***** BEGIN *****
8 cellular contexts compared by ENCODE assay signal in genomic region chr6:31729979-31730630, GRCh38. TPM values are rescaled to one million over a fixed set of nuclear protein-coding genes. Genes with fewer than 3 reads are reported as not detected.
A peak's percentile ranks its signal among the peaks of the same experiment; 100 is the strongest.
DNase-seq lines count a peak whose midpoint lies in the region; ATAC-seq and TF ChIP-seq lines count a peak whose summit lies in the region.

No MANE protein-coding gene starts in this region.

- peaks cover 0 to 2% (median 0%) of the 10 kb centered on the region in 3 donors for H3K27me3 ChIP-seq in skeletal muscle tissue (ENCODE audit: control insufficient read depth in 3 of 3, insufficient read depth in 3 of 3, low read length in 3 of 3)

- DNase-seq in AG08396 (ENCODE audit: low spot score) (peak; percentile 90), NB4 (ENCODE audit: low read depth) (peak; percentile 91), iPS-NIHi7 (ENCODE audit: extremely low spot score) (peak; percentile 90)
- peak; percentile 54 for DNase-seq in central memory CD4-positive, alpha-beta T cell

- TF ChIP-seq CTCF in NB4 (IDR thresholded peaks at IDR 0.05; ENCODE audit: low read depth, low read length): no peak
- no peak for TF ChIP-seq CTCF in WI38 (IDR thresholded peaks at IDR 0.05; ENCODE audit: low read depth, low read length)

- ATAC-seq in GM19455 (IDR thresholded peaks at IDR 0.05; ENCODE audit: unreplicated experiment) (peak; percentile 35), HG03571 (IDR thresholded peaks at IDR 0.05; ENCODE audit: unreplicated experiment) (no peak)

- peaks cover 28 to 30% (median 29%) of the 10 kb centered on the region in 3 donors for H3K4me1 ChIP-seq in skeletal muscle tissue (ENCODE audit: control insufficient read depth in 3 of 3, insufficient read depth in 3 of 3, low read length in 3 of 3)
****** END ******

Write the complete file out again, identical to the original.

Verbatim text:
8 cellular contexts compared by ENCODE assay signal in genomic region chr6:31729979-31730630, GRCh38. TPM values are rescaled to one million over a fixed set of nuclear protein-coding genes. Genes with fewer than 3 reads are reported as not detected.
A peak's percentile ranks its signal among the peaks of the same experiment; 100 is the strongest.
DNase-seq lines count a peak whose midpoint lies in the region; ATAC-seq and TF ChIP-seq lines count a peak whose summit lies in the region.

No MANE protein-coding gene starts in this region.

- peaks cover 0 to 2% (median 0%) of the 10 kb centered on the region in 3 donors for H3K27me3 ChIP-seq in skeletal muscle tissue (ENCODE audit: control insufficient read depth in 3 of 3, insufficient read depth in 3 of 3, low read length in 3 of 3)

- DNase-seq in AG08396 (ENCODE audit: low spot score) (peak; percentile 90), NB4 (ENCODE audit: low read depth) (peak; percentile 91), iPS-NIHi7 (ENCODE audit: extremely low spot score) (peak; percentile 90)
- peak; percentile 54 for DNase-seq in central memory CD4-positive, alpha-beta T cell

- TF ChIP-seq CTCF in NB4 (IDR thresholded peaks at IDR 0.05; ENCODE audit: low read depth, low read length): no peak
- no peak for TF ChIP-seq CTCF in WI38 (IDR thresholded peaks at IDR 0.05; ENCODE audit: low read depth, low read length)

- ATAC-seq in GM19455 (IDR thresholded peaks at IDR 0.05; ENCODE audit: unreplicated experiment) (peak; percentile 35), HG03571 (IDR thresholded peaks at IDR 0.05; ENCODE audit: unreplicated experiment) (no peak)

- peaks cover 28 to 30% (median 29%) of the 10 kb centered on the region in 3 donors for H3K4me1 ChIP-seq in skeletal muscle tissue (ENCODE audit: control insufficient read depth in 3 of 3, insufficient read depth in 3 of 3, low read length in 3 of 3)